“Oh, I see,” she said, sitting up and then stepping away from her body toward the angel, “I see how it is.”
“It is, indeed, so, dear one. Tell me your fears,” he replied. “You will not have them much longer, but I see they are there now. Speak.”
“How will it be,” she said, “for them?” She bent to look at her husband, weeping, his hands clasping the end of the cold steel table of the OR, and then to her colleague groaning as he pushed up and down, up and down trying to resurrect her body, a tear beginning to drip from the tip of his nose. So many times they had labored together in that very room saving the lives of patients.
Then another thought flitted across her being, that seemed to convulse her form, insubstantial as it was, in a shimmer, like a glimmering wave moving across a dark pond.
“These next fears, I see, are much deeper,” the angel said, “Can you speak them?”
“How will it be for my little one? I just saw him. Yesterday it was, sending him away to boarding school. Or was it just yesterday? It seems like an age ago. He was so sad then, even at that small parting. And the two in America. Who will call them? I cannot bear the thought of that phone ringing. I can almost hear it now, knowing it will come.” She paused.
“But why is there this dimness? I cannot see them at all. They are so far away. I thought I would see them.”
“All is dim at present, your very self included,” the angel said. “There will come a time when you will see, though I am not permitted to say when. First, you will become strengthened to the light, made solid to reality. At present you are not substantial, not in this world or the next. You are thin. Now, you still feel the dimness and sorrow of this world. But soon we will go and you will begin to be again. Indeed, you will be in a way that you have never been before, solid and substantial. You will no longer weep, not because you will no longer know or no longer love, but because you will fully know, because you will fully love. You will be love.”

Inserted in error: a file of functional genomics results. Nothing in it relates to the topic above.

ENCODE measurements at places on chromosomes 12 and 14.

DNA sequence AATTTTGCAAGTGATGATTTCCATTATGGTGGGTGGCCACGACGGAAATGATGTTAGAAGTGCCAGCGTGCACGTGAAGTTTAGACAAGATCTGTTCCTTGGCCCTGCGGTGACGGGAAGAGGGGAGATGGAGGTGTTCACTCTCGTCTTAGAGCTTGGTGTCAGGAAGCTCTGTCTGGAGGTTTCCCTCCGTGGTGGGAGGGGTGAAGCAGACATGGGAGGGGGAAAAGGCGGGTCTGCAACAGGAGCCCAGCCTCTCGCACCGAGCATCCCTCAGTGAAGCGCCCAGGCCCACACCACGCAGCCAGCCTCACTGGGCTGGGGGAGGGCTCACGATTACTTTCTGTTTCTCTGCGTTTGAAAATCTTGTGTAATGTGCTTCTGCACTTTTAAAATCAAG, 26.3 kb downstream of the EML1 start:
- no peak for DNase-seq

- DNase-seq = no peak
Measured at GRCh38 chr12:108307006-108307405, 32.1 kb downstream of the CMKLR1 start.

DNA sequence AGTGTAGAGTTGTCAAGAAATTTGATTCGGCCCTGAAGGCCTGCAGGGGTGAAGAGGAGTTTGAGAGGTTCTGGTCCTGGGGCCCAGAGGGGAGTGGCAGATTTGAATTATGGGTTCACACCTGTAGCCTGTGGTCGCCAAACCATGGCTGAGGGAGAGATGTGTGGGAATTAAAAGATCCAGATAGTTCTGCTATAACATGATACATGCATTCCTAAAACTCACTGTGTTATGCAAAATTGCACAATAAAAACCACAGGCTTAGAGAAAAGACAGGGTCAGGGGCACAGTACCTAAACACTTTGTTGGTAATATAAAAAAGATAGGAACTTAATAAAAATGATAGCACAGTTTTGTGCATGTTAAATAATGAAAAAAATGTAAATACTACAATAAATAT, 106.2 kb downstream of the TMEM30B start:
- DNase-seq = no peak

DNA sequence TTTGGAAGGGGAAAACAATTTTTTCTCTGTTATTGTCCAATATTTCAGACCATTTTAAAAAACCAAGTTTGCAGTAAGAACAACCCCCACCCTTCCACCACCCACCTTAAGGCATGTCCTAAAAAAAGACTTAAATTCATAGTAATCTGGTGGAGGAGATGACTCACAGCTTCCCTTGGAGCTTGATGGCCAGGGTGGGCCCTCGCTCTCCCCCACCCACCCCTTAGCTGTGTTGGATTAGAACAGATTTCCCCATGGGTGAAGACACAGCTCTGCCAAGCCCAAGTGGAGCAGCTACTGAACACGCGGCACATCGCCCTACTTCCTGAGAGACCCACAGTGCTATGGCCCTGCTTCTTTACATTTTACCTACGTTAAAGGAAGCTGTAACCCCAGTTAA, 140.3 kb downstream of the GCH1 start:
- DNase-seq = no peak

“Oh!,” The thought seemed to catch her and she briefly brightened.
“But all I see now is so dark. And it all seems to twist. My husband’s face. My husband’s soul. I think I can almost see it there. And it so begins to hunch, become misshapen. Will he from now on move through the world only with that limp that I begin to see in him? And my boys. I cannot bear to think of my boys. The eldest, so intelligent, so seeming wise, yet so sweet and innocent inside. Still so young. My middle boy, so, so deeply wounded, from what I still cannot even tell. He was only just beginning to let that deep reservoir of love inside him melt his hardness. Will that now forever end? And, oh, and the little one, my little one. What will become of him? That silly, serious love. That deep, deep thought. Will it only be somber thought from here on out? No silliness? He is only sixteen, you know.”
“I know, dear one,” he answered tenderly. “I cannot say. There is no telling. I have seen grief like a deep wound, seem to heal over and yet linger long, causing that misshaping you begin to see, a life hunched, bent over, as a soul makes adaptations to begin to go on. Yet, I have also seen, even in this bent world, amazing straightenings—healings, learnings, that undo the harm. Yet even in these there is always still an almost imperceptible bent. It is not for us to know how it will be with your loved ones.”
He paused. And in the stillness the darkness seemed strengthen, the woman’s form seeming to diminish.
And then in a stronger, clearer voice he went on. “Though, truly, I may tell you that these your loved ones, these are also his loved ones. The one who holds all things. And because that is so, all will be most well. All will be most well. Assuredly, all will be most well.”
“Then, dear sir,” she cried, “May we, with all haste, please move on?”